Lesley Stahl: They’ve already been educated?
Paul Bloom: They’ve been educated, they’ve been inculturated, they have their heads stuffed full of the virtues that we might want to have their heads stuffed with.
So we can learn to temper some of those nasty tendencies we’re wired for — the selfishness, the bias — but he says the instinct is still there.
Paul Bloom: When we have these findings with the kids, the kids who choose this and not this, the kids in the baby studies who favor the one who is similar to them, the same taste and everything– none of this goes away. I think as adults we can always see these and kind of nod.
Lesley Stahl: Yeah. It’s still in us. We’re fighting it.
Paul Bloom: And the truth is, when we’re under pressure, when life is difficult, we regress to our younger selves and all of this elaborate stuff we have on top disappears.
But of course adversity can bring out the best in us too — heroism, selfless sacrifice for strangers — all of which may have its roots right here.
Paul Bloom: Great kindness, great altruism, a magnificent sense of impartial justice, have their seeds in the baby’s mind. Both aspects of us, the good and the bad are the product I think of biological evolution.
And so it seems we’re left where we all began: with a mix of altruism, selfishness, justice, bigotry, kindness. A lot more than any of us expected to discover in a blob.
Lesley Stahl: Well, I end my conversation with you with far more respect for babies. Who knew?Read Full Post | Make a Comment ( None so far )
In 1979, when Jim Stigler was still a graduate student at the University of Michigan, he went to Japan to research teaching methods and found himself sitting in the back row of a crowded fourth-grade math class.
“The teacher was trying to teach the class how to draw three-dimensional cubes on paper,” Stigler explains, “and one kid was just totally having trouble with it. His cube looked all cockeyed, so the teacher said to him, ‘Why don’t you go put yours on the board?’ So right there I thought, ‘That’s interesting! He took the one who can’t do it and told him to go and put it on the board.’ “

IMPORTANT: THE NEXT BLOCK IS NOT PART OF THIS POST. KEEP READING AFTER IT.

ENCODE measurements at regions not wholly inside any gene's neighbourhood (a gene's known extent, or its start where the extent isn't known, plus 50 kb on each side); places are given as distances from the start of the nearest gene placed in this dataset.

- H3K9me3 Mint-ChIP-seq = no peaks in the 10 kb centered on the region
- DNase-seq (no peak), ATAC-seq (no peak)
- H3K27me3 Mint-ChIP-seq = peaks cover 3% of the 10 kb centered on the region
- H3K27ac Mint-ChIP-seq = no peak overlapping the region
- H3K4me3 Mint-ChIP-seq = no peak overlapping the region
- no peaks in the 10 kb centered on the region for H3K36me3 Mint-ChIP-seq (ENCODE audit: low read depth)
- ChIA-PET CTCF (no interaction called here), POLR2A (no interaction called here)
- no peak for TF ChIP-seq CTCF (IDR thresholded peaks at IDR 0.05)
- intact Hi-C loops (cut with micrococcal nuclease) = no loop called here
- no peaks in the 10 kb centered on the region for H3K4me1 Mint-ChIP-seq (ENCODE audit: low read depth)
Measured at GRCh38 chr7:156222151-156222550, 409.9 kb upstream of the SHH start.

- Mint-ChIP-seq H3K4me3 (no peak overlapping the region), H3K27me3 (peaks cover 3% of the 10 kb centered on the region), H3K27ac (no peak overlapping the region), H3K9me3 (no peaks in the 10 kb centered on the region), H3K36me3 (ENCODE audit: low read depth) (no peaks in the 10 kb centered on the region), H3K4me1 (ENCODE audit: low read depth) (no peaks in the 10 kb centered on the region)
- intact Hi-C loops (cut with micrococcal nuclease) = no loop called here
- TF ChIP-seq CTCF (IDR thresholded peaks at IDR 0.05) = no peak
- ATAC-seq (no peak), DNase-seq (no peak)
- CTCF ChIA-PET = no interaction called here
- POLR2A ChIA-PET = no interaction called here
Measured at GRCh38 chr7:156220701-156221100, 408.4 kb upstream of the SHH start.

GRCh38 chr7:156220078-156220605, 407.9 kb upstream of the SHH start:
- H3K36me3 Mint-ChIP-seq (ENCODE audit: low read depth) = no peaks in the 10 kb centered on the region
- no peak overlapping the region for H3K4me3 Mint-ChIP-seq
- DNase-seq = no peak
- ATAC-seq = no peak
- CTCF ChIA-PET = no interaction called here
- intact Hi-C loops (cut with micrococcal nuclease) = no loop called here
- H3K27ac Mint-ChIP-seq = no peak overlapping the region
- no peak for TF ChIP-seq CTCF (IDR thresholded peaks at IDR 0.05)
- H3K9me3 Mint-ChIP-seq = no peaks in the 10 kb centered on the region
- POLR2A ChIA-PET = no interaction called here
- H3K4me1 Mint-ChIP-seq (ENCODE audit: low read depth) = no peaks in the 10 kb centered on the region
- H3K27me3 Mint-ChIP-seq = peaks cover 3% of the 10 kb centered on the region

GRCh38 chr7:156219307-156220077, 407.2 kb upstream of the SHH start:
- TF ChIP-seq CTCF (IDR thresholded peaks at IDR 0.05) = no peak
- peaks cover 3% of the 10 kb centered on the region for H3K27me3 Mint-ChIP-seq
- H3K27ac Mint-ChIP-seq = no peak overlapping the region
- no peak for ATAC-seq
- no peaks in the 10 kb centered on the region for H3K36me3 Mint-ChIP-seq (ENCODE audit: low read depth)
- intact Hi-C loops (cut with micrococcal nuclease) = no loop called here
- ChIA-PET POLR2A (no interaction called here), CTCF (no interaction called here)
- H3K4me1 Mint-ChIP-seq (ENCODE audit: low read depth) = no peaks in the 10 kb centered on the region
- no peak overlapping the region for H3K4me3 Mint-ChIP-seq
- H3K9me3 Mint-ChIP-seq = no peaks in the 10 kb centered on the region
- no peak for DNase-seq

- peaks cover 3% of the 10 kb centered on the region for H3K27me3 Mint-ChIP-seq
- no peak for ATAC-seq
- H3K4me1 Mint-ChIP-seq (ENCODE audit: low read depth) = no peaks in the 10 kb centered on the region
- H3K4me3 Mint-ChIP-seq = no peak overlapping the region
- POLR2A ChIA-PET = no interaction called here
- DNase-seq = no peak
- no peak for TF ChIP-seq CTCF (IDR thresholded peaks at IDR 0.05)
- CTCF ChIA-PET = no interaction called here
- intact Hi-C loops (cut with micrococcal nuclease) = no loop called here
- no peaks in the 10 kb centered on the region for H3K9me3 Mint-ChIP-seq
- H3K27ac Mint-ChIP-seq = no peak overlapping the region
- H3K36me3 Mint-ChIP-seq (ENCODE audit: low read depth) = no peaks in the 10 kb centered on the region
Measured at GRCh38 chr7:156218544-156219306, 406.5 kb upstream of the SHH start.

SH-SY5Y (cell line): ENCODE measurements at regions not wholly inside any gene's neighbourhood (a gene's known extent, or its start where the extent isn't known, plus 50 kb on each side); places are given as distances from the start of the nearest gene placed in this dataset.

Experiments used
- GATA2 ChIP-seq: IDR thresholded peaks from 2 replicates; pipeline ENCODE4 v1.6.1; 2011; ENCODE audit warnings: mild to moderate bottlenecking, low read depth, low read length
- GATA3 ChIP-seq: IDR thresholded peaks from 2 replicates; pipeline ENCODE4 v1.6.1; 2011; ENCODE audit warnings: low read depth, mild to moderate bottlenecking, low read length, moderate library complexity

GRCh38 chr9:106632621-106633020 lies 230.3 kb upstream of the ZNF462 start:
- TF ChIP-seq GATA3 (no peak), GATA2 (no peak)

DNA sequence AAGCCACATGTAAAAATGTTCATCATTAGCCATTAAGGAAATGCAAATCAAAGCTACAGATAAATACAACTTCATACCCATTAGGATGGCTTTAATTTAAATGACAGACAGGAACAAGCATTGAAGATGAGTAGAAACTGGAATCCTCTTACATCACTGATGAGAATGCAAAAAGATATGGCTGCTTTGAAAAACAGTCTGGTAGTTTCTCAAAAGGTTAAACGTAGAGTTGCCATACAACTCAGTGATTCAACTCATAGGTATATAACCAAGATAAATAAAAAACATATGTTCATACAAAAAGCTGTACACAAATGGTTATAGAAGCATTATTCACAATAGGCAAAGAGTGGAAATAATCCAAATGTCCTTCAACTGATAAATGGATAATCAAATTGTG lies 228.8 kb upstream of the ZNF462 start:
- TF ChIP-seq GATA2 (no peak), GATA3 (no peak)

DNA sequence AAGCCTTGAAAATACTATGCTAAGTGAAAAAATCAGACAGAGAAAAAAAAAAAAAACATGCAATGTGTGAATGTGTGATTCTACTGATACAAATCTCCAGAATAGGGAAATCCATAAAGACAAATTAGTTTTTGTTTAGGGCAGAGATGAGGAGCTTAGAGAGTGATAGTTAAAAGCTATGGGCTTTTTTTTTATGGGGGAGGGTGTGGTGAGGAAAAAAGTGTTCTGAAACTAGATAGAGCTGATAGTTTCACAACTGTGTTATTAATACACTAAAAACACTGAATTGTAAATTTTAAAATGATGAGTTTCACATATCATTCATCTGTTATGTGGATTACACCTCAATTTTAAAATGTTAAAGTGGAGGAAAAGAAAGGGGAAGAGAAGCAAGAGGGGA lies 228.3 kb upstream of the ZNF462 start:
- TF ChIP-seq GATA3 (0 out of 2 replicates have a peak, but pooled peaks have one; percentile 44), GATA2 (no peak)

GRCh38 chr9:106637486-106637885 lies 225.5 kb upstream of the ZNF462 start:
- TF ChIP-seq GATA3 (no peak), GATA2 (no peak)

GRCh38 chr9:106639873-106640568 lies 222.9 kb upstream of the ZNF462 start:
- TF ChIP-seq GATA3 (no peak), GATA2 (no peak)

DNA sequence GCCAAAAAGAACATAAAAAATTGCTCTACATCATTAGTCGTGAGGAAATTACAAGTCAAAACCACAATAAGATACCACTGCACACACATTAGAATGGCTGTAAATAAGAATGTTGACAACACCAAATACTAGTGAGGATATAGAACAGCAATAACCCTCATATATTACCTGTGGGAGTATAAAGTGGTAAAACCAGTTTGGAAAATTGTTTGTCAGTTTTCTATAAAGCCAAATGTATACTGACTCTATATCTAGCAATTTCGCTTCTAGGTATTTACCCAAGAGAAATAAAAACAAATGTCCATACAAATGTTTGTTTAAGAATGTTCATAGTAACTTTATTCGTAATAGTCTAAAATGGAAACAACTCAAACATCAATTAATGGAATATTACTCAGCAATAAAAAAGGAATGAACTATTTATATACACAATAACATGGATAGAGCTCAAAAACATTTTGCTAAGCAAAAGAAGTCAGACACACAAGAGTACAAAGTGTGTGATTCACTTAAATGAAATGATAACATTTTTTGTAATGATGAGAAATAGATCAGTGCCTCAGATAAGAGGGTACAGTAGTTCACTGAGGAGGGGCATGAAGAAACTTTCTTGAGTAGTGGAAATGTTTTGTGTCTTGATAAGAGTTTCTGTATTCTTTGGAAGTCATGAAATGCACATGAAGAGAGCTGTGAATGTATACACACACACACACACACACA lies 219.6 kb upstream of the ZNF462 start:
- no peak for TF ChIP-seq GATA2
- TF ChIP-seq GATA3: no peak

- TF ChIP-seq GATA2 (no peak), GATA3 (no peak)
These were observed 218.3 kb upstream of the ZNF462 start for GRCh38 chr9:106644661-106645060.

Stigler knew that in American classrooms, it was usually the best kid in the class who was invited to the board. And so he watched with interest as the Japanese student dutifully came to the board and started drawing, but still couldn’t complete the cube. Every few minutes, the teacher would ask the rest of the class whether the kid had gotten it right, and the class would look up from their work, and shake their heads no. And as the period progressed, Stigler noticed that he — Stigler — was getting more and more anxious.
“I realized that I was sitting there starting to perspire,” he says, “because I was really empathizing with this kid. I thought, ‘This kid is going to break into tears!’ “
But the kid didn’t break into tears. Stigler says the child continued to draw his cube with equanimity. “And at the end of the class, he did make his cube look right! And the teacher said to the class, ‘How does that look, class?’ And they all looked up and said, ‘He did it!’ And they broke into applause.” The kid smiled a huge smile and sat down, clearly proud of himself.